China-based Alibaba just did the largest IPO ever at $25 billion and there will be a lot of chest pounding by its early private equity investors (and Yahoo) including Silver Lake, GGV, Goldman Sachs (apparently already an investor in 1999), Fidelity Growth and Venture TDF. Apparently Alibaba also registered the name “Alimama” in case someone wants to marry them, but most people...
China-based Alibaba just did the largest IPO ever at $25 billion and there will be a lot of chest pounding by its early private equity investors (and Yahoo) including Silver Lake, GGV, Goldman Sachs (apparently already an investor in 1999), Fidelity Growth and Venture TDF. Apparently Alibaba also registered the name “Alimama” in case someone wants to marry them, but most people would now be happy to be just friends. Alibaba is a fantastic and extreme example of the private equity industry doing what it should be doing, which is helping to build a great company with patient capital and returning (much) more money than was invested. The graph below illustrates that over the last 14 years the private equity market absorbed more money than it distributed back to investors and only during 4 years, 2004, 2005, 2011 and 2013 was their net cash flow positive. Like 2013, 2014 will also prove to be a good year for distributions.
The reasons for this pattern are several. First of all, the world’s private equity industry as a whole has grown enormously. During the first 5 years of this century roughly $100 billion was invested each year. During the last few years the annual investment pace has been around $400 billion.
Secondly, to grow a business successfully takes time. Alibaba has been extraordinarily successful and needed 15 years to get to an IPO. In 1999 its first investors put their money in; it survived the dotcom bust and benefitted also from China’s phenomenal growth. Most private equity investments return money to their investors much sooner than 15 years. Business plans in private equity or venture capital are usually based on 5 years, which matches reality fairly well for buyouts, which on average have seen exits between 4-5 years, even though they have been getting longer and today exits take on average 6 years according to Preqin. Venture capital tends to take longer, recent data from Dow Jones Venture Source show that the median time from first financing to a >$25M M&A event was roughly the 6.2 years for BioPharma and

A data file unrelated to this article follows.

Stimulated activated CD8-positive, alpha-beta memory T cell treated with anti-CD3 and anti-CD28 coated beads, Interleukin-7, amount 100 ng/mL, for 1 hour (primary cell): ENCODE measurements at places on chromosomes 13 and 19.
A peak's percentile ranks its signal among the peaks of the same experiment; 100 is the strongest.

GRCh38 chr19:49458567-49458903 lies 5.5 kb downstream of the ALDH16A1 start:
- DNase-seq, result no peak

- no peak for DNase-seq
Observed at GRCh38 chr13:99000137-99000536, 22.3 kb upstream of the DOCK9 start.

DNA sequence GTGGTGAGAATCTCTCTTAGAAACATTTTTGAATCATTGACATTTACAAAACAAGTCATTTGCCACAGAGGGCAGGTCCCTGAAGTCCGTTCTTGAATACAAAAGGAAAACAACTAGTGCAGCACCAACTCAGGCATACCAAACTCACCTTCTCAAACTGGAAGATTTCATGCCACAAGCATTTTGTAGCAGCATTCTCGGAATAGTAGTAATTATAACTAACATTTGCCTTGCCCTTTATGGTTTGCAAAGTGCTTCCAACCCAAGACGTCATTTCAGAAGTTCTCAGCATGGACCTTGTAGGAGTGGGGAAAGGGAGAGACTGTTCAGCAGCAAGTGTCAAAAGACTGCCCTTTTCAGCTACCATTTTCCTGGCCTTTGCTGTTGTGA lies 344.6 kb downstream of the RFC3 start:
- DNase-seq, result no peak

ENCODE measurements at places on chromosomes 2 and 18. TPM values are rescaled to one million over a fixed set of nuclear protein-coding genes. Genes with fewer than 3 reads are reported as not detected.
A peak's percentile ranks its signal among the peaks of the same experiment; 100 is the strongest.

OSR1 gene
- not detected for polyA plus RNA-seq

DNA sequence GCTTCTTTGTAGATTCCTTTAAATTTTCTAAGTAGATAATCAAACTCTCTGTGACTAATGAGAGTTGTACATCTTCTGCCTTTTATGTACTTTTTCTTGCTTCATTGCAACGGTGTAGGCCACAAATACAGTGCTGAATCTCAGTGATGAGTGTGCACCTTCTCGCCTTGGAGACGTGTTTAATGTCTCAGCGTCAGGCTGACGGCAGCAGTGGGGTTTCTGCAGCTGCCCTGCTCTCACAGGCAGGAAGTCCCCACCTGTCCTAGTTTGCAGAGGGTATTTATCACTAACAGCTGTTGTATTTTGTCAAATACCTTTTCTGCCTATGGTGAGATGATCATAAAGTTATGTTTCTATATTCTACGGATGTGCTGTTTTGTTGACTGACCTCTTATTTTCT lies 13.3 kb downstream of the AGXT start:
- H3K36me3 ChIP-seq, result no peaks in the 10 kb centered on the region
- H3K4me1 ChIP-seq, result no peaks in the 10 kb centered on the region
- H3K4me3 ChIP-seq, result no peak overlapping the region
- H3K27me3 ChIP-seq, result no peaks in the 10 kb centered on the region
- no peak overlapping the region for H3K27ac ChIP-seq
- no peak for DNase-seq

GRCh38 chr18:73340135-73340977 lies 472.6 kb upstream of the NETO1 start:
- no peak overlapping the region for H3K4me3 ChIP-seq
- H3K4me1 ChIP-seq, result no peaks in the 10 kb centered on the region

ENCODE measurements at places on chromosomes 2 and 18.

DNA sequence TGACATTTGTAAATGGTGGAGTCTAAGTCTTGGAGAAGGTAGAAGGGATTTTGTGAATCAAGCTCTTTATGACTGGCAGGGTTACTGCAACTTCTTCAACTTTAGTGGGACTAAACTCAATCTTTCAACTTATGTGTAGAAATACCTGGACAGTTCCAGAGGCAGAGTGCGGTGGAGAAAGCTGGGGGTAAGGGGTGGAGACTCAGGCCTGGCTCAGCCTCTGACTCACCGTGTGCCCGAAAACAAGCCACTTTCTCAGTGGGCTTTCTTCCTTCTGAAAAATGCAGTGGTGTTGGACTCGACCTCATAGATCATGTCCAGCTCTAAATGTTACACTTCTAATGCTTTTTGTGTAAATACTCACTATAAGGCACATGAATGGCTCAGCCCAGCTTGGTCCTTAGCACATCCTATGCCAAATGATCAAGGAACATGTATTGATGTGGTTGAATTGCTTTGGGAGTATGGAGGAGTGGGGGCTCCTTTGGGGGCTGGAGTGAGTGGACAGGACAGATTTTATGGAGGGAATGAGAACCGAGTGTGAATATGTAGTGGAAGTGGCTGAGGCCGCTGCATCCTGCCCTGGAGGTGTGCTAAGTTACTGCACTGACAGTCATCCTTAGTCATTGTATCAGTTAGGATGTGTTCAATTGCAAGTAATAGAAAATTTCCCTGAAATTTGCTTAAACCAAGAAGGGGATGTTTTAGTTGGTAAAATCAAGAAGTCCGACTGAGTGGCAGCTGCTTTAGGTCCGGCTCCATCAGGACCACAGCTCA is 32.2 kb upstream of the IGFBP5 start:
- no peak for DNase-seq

5.5 years for Software/Consumer Internet in the US. It should be noted that there is a bias in these data towards good investments. Companies that fail are not counted and the so-called “living dead” take much longer, if not forever.
Thirdly, markets are not always receptive to private equity exits. However, in 2013 stock markets have done well and there has been a relatively high number of IPOs. IPOs are highly visible, especially for record breaking Alibaba, but represent only a small percentage of exits. Most exits are still trade sales, whereby companies with a strategic interest, e.g. competitors, buy private equity’s companies. Highly priced stock markets drive deal activity at high prices and are associated with more intensive deal activity and exits of the private equity industry. And let us not forget the very favorable market for debt used in private equity, which has never been so cheap and is very available for larger transactions enabling re- financings. Investors thus receive money back but retain ownership.
If investors decide to swamp private equity with money again like they did in 2008 when nearly $800 billion was poured into the industry, it will be difficult to invest all this money wisely and profitably. More will be invested at high prices than comes back. This seems to be happening at the moment, for private equity transactions of more than $250 million enterprise value, where EBITDA multiples have shot up to 14x according to PitchBook data. For smaller deals they have remained relatively stable between 5-7x; this makes sense as most of the money is raised by larger funds, which are fighting over relatively few transactions with a lot of money. In fact the average private equity fund size has never been larger, $520 million, according to our calculation based on Preqin data. If the industry holds onto its investments longer, which seems to be the case, more money will be locked up in private equity. If the current favorable climate for public stocks comes to an end, as it surely will, deal making will be less and private equity will exit less.
In conclusion, private equity will continue to return more money than it invests if the current environment of a relatively stable investment pace, as well as benign public and debt markets continues.